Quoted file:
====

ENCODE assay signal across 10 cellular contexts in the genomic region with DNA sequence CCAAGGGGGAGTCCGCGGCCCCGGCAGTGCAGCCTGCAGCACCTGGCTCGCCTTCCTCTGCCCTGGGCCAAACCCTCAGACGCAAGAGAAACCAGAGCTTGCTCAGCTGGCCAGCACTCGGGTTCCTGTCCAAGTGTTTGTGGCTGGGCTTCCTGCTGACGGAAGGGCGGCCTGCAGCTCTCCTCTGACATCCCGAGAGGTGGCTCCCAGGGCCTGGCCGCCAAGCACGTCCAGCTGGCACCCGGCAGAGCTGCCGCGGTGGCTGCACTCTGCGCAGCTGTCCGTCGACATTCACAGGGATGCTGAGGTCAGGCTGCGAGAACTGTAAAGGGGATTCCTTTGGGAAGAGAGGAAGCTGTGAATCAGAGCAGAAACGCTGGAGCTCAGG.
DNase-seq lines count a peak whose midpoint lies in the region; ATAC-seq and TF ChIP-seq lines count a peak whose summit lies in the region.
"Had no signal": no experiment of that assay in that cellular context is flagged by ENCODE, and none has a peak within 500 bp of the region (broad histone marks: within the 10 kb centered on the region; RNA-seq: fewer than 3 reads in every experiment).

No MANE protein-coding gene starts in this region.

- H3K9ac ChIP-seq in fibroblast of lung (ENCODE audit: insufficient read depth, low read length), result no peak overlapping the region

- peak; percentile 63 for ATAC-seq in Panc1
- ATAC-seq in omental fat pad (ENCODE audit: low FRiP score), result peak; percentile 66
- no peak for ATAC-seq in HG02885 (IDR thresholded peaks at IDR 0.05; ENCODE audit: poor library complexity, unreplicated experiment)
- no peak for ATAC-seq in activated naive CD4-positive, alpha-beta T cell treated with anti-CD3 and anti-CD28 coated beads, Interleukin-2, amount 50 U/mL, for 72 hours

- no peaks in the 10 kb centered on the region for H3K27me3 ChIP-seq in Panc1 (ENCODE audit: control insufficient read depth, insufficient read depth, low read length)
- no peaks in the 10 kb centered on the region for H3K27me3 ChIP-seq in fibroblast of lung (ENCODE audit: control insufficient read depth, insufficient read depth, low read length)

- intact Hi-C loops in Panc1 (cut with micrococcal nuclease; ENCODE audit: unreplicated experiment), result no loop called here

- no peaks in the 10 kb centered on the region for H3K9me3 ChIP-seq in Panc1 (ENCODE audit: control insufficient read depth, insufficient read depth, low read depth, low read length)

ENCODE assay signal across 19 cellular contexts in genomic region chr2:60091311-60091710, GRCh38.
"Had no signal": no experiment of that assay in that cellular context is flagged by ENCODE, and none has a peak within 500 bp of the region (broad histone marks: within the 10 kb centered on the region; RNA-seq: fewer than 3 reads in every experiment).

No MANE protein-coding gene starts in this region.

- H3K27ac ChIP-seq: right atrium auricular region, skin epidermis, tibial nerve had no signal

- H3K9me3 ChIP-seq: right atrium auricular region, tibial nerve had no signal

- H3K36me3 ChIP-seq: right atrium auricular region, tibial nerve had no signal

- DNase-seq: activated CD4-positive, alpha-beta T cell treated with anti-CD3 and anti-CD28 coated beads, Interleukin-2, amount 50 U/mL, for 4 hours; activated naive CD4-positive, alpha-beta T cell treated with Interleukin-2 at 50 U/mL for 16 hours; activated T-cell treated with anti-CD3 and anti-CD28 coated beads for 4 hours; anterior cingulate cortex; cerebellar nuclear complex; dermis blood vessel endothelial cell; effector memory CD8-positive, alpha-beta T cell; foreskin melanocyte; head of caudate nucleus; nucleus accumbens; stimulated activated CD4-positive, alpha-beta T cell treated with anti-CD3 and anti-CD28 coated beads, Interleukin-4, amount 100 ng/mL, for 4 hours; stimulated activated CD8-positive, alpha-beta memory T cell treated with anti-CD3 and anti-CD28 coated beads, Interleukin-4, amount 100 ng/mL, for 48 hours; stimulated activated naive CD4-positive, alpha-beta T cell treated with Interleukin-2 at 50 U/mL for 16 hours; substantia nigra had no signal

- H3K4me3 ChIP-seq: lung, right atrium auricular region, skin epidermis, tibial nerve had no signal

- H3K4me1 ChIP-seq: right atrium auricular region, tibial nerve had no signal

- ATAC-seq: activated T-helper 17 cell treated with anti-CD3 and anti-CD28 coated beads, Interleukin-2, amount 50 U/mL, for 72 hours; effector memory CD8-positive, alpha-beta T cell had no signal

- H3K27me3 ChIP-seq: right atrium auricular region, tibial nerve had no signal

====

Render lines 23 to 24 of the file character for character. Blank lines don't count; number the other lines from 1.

- ATAC-seq: activated T-helper 17 cell treated with anti-CD3 and anti-CD28 coated beads, Interleukin-2, amount 50 U/mL, for 72 hours; effector memory CD8-positive, alpha-beta T cell had no signal

- H3K27me3 ChIP-seq: right atrium auricular region, tibial nerve had no signal